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Lord Grocott: My Lords, as the House will recall, I suggested at the conclusion of Starred Questions today that if we were to finish in time for 11 o'clock, which is an hour past our advisory timewe need to finish at 11 o'clock because of the rules of the House relating to the staff tomorrowthe House would need to agree to a six-minute time for Back-Bench speeches. The last contribution took 14 minutes. I need hardly tell the House that, should the other speeches follow at that length, it would take us until about midnight, in my rough paper calculations.
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Of course, we are a self-regulating House. I can only say that when I advised a limit of six minutes, which is all that it is in my power to do, it seemed to be responded to nearly unanimously. At least, no one leapt up then and objected. So I urge the House in its fine tradition of self-regulation to try to stick to six minutes, otherwise we will really be causing difficulties.
My first point concerns procedure. Many of us know that the original intention was that these Bills would be debated in March. It was not the fault of either London or Liverpool that they are now being debated in July. The reason flowed from the general election and the delays in legislation that necessarily followed from that.
Secondly, I listened closely to the noble Lord, Lord Naseby, and fundamentally disagree with him. That fundamental disagreement is precisely because I want to encourage local authority initiative and local authority pilot schemes. I want many more than we currently have. There is a great deal to be said for encouraging local authorities to experiment, especially in controversial areas, to see how it works out. It is the most effective form of consultation to try something in practice and then legislate when one knows the result of those experiments. So I do not for one moment criticise Liverpool or London for floating these Bills now, even though a government Bill is proposed later.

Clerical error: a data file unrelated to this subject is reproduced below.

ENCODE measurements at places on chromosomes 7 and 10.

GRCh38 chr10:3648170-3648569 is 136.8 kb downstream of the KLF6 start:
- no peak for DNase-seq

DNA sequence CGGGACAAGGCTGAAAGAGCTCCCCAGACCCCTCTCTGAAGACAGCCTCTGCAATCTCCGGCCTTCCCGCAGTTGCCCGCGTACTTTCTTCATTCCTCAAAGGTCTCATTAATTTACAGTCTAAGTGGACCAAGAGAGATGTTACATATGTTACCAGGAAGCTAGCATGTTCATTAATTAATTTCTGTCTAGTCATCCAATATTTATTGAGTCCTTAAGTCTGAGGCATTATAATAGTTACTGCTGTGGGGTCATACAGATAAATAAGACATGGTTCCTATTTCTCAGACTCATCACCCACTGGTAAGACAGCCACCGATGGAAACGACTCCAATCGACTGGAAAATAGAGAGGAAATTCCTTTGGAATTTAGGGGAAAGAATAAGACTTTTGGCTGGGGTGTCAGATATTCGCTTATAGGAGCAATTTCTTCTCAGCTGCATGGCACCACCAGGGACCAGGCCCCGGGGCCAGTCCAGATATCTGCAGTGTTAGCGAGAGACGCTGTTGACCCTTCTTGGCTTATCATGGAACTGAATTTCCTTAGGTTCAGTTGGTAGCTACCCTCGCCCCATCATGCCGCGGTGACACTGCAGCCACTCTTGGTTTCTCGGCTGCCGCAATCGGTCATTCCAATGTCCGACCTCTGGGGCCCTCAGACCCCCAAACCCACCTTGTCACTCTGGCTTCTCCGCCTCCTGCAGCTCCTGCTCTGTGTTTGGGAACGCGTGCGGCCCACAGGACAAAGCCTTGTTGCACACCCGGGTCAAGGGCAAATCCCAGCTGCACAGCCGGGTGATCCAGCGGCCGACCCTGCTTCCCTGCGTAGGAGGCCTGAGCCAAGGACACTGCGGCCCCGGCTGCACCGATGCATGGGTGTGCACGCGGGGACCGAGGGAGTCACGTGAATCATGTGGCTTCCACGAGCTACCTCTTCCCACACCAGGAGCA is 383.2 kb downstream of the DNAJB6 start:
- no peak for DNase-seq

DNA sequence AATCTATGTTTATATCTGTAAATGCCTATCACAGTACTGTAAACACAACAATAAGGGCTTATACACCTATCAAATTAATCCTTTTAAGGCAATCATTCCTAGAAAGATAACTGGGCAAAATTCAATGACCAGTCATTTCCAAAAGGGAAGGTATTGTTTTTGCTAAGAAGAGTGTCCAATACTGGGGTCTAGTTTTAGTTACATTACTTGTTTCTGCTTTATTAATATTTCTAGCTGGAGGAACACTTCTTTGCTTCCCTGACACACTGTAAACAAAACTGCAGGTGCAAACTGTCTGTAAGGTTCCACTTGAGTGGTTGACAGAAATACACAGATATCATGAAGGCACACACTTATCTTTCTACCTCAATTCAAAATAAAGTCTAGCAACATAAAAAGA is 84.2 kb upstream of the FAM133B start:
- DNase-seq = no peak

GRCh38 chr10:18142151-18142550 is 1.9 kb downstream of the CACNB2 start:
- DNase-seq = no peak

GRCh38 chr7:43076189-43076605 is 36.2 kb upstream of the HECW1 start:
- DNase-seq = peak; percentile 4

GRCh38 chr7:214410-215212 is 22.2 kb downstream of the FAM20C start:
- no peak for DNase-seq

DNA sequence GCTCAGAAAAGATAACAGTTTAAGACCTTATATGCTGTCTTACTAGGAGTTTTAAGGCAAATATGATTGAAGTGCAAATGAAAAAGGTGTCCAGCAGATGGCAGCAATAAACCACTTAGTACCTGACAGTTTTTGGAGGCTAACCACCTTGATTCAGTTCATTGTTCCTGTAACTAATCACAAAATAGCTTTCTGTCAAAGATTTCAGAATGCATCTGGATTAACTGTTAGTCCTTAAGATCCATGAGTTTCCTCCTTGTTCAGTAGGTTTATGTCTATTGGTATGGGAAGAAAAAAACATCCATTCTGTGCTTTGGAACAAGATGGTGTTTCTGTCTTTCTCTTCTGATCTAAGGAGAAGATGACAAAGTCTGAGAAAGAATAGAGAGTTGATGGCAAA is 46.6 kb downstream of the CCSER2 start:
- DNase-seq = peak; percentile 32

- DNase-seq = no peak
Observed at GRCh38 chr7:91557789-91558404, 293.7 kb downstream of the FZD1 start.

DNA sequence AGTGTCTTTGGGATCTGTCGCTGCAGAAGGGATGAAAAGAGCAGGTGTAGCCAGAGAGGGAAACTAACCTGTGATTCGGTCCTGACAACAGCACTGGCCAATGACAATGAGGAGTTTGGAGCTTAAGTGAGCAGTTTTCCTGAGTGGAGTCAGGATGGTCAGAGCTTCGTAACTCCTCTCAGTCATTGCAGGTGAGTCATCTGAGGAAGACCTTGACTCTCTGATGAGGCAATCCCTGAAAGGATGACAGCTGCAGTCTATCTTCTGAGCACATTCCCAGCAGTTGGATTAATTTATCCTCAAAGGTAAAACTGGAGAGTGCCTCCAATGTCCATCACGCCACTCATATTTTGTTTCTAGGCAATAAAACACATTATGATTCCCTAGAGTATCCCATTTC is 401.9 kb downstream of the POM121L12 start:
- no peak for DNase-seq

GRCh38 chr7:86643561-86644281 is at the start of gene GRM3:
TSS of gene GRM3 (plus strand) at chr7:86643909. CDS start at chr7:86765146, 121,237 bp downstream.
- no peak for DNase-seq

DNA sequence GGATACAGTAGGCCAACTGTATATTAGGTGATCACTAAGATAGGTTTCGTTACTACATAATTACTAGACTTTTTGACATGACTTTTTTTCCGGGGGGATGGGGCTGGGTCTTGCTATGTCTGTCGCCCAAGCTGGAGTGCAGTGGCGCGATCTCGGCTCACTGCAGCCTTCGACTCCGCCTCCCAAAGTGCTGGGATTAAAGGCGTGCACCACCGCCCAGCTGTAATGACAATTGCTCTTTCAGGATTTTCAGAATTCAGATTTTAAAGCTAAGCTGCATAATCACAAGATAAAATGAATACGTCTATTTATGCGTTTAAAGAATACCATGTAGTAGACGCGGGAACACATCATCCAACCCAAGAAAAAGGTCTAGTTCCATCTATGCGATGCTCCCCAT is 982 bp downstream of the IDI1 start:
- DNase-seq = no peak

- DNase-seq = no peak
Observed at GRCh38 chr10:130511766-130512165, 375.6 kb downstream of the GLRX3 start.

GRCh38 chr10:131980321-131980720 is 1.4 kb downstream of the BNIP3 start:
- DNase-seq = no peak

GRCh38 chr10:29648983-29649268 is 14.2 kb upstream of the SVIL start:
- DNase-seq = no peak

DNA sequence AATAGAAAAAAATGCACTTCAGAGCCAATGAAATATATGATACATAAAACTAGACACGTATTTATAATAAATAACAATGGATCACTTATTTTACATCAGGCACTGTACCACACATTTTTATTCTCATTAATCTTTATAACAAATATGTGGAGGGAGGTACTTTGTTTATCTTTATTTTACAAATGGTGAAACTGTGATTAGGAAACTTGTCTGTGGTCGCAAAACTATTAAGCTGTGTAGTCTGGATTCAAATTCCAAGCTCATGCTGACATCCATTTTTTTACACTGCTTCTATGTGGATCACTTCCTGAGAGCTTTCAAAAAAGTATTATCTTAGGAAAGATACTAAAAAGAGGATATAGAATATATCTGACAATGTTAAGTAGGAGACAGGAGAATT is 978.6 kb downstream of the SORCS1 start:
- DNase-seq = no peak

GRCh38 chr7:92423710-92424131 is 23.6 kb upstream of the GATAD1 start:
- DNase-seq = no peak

Thirdly, it is appropriate that the future European City of Culture, Liverpool, with which I am proudly associated, having been at one time Member of Parliament for Crosby, should be pursuing its renaissance by trying to bring in a far-reaching public health measure. London is now, delightfully, about to become the city of the Olympics in 2012. Again, what could be more appropriate for the world's sporting community than to see a city that has decided to get rid of smoking in public places? That is a very appropriate concomitant to a sporting occasion.
Finally, I turn briefly to the content of the Bill. There is a sharp distinction between the White Paper and, as far we know, what the Government are currently proposing and the London and Liverpool Bills, which is two substantial exemptions. The first is private member's clubs; the second is pubs that do not serve food.
Many others will be more knowledgeable than I am about private members' clubs; I have never been a great club member, so I will leave that discussion to other Members far better placed than I to contribute to it. However, I want to say something briefly about pubs that do not serve food, given that there is already an indication in the Government's consultation papers that they might allow certain sorts of food in pubs otherwise excluded from smoking. I leave that on one